Densho Digital Archive
Densho Visual History Collection
Title: Kara Kondo Interview
Narrator: Kara Kondo
Interviewers: Alice Ito (primary), Gail Nomura (secondary)
Location: Seattle, Washington
Date: December 7 & 8, 2002
Densho ID: denshovh-kkara-01-0002

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KK: But my mother grew up in Kobe, although she was born in Shizuoka-ken. She was adopted by her aunt, who was fairly wealthy and had no children. They were... she was Amitani, and they, they adopted my mother and, with the idea that they would find a yoshi for her to carry on the Amitani name. And my mother was, received her education in Kobe and went to the Aoyama Gakuin, and she was, she told us that her mother felt that she would never, she would never need to use English. My mother wanted to learn English and take English so she could speak English, but her mother told her that oh, she would have no use for it because she would never leave Japan. And so she took all the cultural studies such as tea ceremony and ikebana and the, both the shamisen and the koto and all the social -- to obtain the social graces. But, and then she did finally marry. And I can't even remember what his name was, but she was married for about a year, and she had a child. But I don't know how she met my father. But after she met him they were, she di-, whether she divorced her husband, I'm not sure. But she vowed that she would come to America to join her new husband, and she did.

And so her life began here in the early 1900s. And it was quite a shock to her, being sheltered and given the privilege of a wealthy child, to be faced with living in a very raw, undeveloped area where her transportation -- she was told she would have a basha, and when she came, it was a wagon with farm, driven by farm horses. And that the water was a pump, that she had to pump water. And she had to heat the water on wood stoves. So it was a very primitive condition, which I'm sure she had no idea. She felt that America was a land of opportunity, and that it would be an adventure. Of course, it was an adventure for her and a very difficult life, I'm sure. But I will give credit to her and to so many of the Issei women who probably had a more difficult time than she did.

But we lived in a, the area called, at that time, (...) the Brownstown area, which is about, oh, about eight miles west of Wapato, the small town that was the center of the middle valley. And we lived on a hay farm. And whereas most of the Japanese families had smaller acreage, and they lived closer to town, we were located some distance from the town. There were, and we were, the reason why it was called Brownstown was because the Brown brothers, seven of them, came from Virginia with the idea of having big plantations, Virginian plantations, that they had seen in Virginia. And they had staked out large amounts of farmland, and they were all around us with great big houses. And (they were) hardy people who, we were told, that they had accumulated land in very, some ways that were not really legitimate. But that we do not know. But we lived on a hay farm or alfalfa farm. And our school, my, I have an older sister, Amy, and I grew up during that early period in the '20s where we went to a two-room schoolhouse called Johnson School. And, of course, you know, we walked two miles through very cold, and often hot days and dusty days, through... on, unpaved roads.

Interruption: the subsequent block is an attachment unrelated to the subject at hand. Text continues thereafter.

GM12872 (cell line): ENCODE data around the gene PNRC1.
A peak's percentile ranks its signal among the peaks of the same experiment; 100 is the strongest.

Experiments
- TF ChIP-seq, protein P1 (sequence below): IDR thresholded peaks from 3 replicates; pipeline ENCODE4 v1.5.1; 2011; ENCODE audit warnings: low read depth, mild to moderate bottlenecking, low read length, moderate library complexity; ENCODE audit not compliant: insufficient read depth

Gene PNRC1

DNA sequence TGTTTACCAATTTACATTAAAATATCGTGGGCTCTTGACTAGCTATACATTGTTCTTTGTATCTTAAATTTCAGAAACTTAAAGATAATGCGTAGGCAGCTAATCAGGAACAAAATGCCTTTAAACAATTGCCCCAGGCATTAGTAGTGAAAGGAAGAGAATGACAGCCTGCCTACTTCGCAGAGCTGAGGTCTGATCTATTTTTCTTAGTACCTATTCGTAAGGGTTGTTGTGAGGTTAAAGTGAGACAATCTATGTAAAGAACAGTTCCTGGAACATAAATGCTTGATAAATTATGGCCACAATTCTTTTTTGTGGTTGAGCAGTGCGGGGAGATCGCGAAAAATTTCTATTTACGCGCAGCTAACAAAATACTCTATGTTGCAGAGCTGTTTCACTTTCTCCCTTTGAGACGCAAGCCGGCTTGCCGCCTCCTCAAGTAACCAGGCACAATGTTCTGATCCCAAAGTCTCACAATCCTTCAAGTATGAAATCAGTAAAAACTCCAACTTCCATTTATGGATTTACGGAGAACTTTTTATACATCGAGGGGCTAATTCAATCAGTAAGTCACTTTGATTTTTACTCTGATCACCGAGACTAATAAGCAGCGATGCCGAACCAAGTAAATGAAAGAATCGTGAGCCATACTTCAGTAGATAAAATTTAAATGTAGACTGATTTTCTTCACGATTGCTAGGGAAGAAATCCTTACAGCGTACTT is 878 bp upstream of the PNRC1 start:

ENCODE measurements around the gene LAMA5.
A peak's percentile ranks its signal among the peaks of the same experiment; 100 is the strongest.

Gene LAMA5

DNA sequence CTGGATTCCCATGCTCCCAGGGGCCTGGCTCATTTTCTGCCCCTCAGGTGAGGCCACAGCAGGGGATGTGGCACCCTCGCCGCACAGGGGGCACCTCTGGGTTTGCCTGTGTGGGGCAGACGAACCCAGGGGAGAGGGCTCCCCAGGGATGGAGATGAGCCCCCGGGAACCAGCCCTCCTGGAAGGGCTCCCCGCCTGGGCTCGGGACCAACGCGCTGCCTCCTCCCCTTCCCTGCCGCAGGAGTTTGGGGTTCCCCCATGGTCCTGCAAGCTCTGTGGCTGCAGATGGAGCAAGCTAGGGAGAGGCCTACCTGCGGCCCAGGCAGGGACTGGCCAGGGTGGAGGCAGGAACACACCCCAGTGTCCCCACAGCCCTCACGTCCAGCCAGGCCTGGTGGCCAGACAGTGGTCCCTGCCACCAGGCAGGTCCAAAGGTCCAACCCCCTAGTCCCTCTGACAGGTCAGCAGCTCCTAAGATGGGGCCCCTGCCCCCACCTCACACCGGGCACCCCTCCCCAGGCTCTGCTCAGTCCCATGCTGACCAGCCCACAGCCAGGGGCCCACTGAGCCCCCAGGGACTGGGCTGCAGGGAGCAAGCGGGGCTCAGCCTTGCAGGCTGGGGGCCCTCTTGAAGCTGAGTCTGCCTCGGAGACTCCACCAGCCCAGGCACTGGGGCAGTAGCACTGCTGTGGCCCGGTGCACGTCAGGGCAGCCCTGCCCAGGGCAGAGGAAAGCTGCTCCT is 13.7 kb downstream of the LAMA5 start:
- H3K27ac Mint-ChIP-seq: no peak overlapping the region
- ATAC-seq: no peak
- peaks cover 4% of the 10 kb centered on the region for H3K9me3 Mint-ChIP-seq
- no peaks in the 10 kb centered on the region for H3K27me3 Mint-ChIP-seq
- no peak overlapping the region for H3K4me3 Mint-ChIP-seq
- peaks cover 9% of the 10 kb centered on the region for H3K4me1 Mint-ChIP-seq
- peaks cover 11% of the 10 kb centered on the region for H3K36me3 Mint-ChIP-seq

AI: Excuse me. Before we get too far along here, I wanted to back up a little bit back, going back to your mother. And I wanted to ask you what your mother's name was.

KK: Oh, my mother's name was Kiyoko.

GN: Kiyoko Amitani.

KK: Kiyoko Amitani, and then Matsushita.

AI: And she was born in -- I think you showed us earlier, 18-

KK: 1870 -- let me see. It was in 1886.

AI: So she was born in 1886, and then she came to Yakima in about, 19-

KK: I would think about 1912. Something like that. (1912).

GN: And I don't think I heard when your father came?

KK: My father came in, he was born in 1879, and he came in 1905.

GN: And did he come directly to the valley, you think?

KK: Yes, I think he did.

GN: Uh-huh.

KK: Yes, he did.

GN: You didn't tell us something about your father's family in Japan?

KK: Oh, my father's family lived in Akashi. It was close to Kobe, I think it is a suburb of Kobe at the present time. And they had a small farm, a citrus farm. And, but he had an older brother, of course, who inherited the land. So the younger brothers did not, did not inherit. But both of them were teaching school before they came here.

GN: I see. Did they go to normal school or --

KK: Oh, I don't think so. I think they were, finished high school and were probably, at that time, were able to teach lower, very lower grades. But I'm sure that they, it was not very productive in that way, and you know, the venture of a new country certainly beckoned many people in those days.

GN: Did your father ever tell you why he wanted to come to the United States? I mean, how did he hear about it, and why Washington?

KK: I'm sure that they had some, word by mouth, I'm sure. And they probably had the opportunity of finding employment. But their first intent was, you know, when young people, what do they do nowadays? They, they go even if, to another land even if they don't have a job. I'm sure that's the kind of spirit of adventure of young people even now, I hope.

GN: And how many siblings do you have?

KK: I have a older sister, Amy, and a younger sister, Marjorie. And Marjorie is six years younger than I am, and my older sister is two years older. And we both will, still in existence. [Laughs]

<End Segment 2> - Copyright © 2002 Densho. All Rights Reserved.